Does the venue make the music, or does the music make the venue?
I must admit I had my doubts about jazz at the NorVa. It was difficult for me to mentally reconcile the theatre’s dark, biker bar ambience with the elegance of Jacky Terrasson’s piano stylings or the magnificence of Cheryl Bentyne’s crystalline voice.
Nonetheless, Tom Robotham’s desire to present top quality music in a less formal, less rigid setting appealed to my sense of adventure. What better way to cross-pollinate than to showcase first-tier acoustic jazz in a hard rock environment?
Last Wednesday, Terrasson’s trio delivered far beyond my wildest dreams. They filled the NorVa with incredible musicianship, the soundman mixed it just right, and a jazz club was born. Quite a different experience from my previous visits there—the excitement of being jammed together like a can of standing sardines having lost its appeal long ago, if it ever actually had any appeal at all.
I think of my experience seeing Jethro Tull there five years ago, and compare it to the first time I saw the band at the Mosque in Richmond in the fall of 1970. We had front row balcony seats at the Mosque, with clean sightlines, ample legroom and reasonably comfortable seats. Contrast that to the NorVa thirty two years later, with less nimble physiques, sweat and beer soaked bodies pressed together singing “Aqualung” in unison. If I wasn’t 6’3” tall, I would have seen nothing but the backs and butts of my fellow middle-aged concert goers.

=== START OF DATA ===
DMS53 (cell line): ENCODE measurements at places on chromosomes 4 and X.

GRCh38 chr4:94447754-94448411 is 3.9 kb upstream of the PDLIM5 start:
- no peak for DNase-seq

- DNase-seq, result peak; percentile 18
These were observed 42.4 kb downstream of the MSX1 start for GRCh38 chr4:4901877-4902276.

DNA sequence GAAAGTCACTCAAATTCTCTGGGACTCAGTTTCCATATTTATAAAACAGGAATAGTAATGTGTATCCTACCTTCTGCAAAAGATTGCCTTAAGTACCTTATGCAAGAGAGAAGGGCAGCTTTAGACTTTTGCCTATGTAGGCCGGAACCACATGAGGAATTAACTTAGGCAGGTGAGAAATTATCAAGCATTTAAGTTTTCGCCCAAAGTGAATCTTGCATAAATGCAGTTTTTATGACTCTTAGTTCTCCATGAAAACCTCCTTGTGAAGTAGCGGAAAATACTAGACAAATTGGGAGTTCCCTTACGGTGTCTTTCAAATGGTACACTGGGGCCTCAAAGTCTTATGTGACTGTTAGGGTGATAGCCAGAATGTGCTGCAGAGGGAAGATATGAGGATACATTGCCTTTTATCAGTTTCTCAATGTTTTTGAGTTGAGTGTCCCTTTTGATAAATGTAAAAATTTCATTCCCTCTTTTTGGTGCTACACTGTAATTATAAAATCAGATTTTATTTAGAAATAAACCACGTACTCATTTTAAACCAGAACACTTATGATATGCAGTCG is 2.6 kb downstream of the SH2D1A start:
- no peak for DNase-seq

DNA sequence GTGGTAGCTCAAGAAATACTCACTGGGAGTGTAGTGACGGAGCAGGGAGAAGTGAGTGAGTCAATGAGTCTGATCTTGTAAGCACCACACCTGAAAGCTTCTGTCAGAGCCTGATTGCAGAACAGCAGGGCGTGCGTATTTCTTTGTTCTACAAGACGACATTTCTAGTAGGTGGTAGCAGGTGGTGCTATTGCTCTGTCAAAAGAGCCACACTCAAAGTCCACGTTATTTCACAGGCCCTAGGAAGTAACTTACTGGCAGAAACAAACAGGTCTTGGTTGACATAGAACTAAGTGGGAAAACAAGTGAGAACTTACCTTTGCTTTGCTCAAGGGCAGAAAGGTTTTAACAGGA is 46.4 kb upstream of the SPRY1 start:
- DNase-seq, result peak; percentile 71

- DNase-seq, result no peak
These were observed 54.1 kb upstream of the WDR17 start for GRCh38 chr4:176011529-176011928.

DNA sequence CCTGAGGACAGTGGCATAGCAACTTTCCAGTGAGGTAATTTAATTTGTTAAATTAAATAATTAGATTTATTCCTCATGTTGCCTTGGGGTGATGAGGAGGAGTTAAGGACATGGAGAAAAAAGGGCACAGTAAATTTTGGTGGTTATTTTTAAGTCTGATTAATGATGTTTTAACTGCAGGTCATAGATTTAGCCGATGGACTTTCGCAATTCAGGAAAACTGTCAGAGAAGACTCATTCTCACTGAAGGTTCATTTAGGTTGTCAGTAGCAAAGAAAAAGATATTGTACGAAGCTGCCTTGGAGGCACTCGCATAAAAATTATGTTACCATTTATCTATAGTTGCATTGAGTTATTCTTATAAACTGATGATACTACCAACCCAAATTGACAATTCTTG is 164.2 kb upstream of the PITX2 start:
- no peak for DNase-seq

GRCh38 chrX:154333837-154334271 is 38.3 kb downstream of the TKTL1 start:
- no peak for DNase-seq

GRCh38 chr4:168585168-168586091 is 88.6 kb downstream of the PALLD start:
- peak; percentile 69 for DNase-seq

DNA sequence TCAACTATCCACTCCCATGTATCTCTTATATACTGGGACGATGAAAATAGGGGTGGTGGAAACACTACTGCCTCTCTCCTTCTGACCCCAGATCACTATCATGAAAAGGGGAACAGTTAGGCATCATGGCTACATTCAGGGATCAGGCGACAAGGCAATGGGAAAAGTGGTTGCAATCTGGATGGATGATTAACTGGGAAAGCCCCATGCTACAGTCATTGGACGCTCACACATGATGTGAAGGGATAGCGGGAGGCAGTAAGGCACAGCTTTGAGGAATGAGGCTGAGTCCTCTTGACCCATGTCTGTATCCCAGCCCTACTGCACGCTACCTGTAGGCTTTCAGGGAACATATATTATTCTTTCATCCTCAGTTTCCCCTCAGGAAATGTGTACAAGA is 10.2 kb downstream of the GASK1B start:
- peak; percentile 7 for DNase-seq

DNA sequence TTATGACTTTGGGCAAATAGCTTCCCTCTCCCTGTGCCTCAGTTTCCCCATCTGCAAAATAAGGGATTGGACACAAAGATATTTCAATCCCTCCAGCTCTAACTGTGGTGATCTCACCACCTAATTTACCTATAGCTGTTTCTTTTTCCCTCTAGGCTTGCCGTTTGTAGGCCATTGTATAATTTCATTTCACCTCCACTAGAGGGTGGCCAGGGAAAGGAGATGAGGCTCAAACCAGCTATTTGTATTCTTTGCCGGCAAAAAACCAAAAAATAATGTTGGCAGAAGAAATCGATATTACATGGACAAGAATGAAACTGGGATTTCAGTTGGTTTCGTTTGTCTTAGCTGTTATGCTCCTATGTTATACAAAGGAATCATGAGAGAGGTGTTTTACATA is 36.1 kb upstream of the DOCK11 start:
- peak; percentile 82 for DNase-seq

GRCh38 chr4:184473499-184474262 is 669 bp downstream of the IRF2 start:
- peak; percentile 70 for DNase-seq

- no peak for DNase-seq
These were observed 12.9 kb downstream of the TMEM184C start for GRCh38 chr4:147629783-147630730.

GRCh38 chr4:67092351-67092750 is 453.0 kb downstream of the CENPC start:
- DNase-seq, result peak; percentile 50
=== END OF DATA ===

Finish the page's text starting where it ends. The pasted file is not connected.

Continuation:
I’ve seen Tull many times, in basketball arenas, outdoor theme parks and middle-sized auditoriums. But that first show back before they could fill the larger facilities stands out, not just for the quality of the music—like most bands of the classic rock era, they actually play their instruments a lot better now than they did then—but for the overall experience. I did not enjoy the NorVa show very much.
The same could probably be said about many of the concerts I’ve been to through the years. After all, what kind of musical experience can be had in a coliseum filled with 15,000 people, or a football stadium with 75,000?
Having grown up around here, I never got to experience the great rock clubs like the Fillmores East and West, the Boston Tea Party or Philadelphia’s Electric Factory. The King’s Head Inn on Hampton Boulevard got people like the Allman Brothers Band and The Police when they were unknowns, but the closest we got to seeing name bands in a fairly upclose setting was the Virginia Beach Dome.
In fact, one of the best rock concerts I saw featured the Allmans as headliners in the summer of 1971, with Black Oak Arkansas and Cowboy as opening acts. It was one of those transcendent evenings, where even the opening acts I’d never heard of turned out to be good, and Duane, Gregg and their Brothers in music sailed magically through a lengthy set of extended jams.
Ironically, I saw the Allman Brothers with B. B. King six months later at University Hall in Charlottesville, and the magic wasn’t there. Duane Allman had died in the interim, but I think it was more the difference between being twelve rows back in a small, though crammed, auditorium and being halfway to the rafters in a spacious basketball arena.
Most jazz is more intimate than rock. So setting can be even more important. That’s why Wednesday night’s concert was so surprisingly refreshing. It showed how enjoyable the NorVa can be with the right music and the right setup. I don’t expect Bill Reid will be dropping Bullet for my Valentine and Static X for Fred Hersch or Joe Lovano any time soon, but perhaps on those nights when no young rockers are passing through he’ll consider bringing in an occasional touch of jazz class.
Maybe the music does make the venue. I can hardly wait to see how Cheryl Bentyne and her accomplished accompanists work the room this Wednesday night.
copyright © 2007 Jim Newsom. All Rights Reserved.